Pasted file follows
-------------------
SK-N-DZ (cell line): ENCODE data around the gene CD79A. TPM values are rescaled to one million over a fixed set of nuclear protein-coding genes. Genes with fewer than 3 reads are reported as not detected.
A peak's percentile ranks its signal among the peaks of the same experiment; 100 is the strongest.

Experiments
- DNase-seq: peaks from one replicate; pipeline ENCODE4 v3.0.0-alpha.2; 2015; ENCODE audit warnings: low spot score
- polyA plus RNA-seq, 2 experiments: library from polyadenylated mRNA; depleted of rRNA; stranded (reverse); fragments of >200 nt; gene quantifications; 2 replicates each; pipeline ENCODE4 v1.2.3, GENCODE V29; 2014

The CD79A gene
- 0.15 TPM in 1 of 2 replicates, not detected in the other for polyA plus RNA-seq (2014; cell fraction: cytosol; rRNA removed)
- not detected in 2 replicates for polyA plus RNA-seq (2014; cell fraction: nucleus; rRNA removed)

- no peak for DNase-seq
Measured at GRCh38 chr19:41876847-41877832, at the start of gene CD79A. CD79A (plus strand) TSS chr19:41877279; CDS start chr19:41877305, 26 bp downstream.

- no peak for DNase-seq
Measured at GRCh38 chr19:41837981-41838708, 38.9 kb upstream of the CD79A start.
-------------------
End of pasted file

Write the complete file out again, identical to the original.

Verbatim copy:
SK-N-DZ (cell line): ENCODE data around the gene CD79A. TPM values are rescaled to one million over a fixed set of nuclear protein-coding genes. Genes with fewer than 3 reads are reported as not detected.
A peak's percentile ranks its signal among the peaks of the same experiment; 100 is the strongest.

Experiments
- DNase-seq: peaks from one replicate; pipeline ENCODE4 v3.0.0-alpha.2; 2015; ENCODE audit warnings: low spot score
- polyA plus RNA-seq, 2 experiments: library from polyadenylated mRNA; depleted of rRNA; stranded (reverse); fragments of >200 nt; gene quantifications; 2 replicates each; pipeline ENCODE4 v1.2.3, GENCODE V29; 2014

The CD79A gene
- 0.15 TPM in 1 of 2 replicates, not detected in the other for polyA plus RNA-seq (2014; cell fraction: cytosol; rRNA removed)
- not detected in 2 replicates for polyA plus RNA-seq (2014; cell fraction: nucleus; rRNA removed)

- no peak for DNase-seq
Measured at GRCh38 chr19:41876847-41877832, at the start of gene CD79A. CD79A (plus strand) TSS chr19:41877279; CDS start chr19:41877305, 26 bp downstream.

- no peak for DNase-seq
Measured at GRCh38 chr19:41837981-41838708, 38.9 kb upstream of the CD79A start.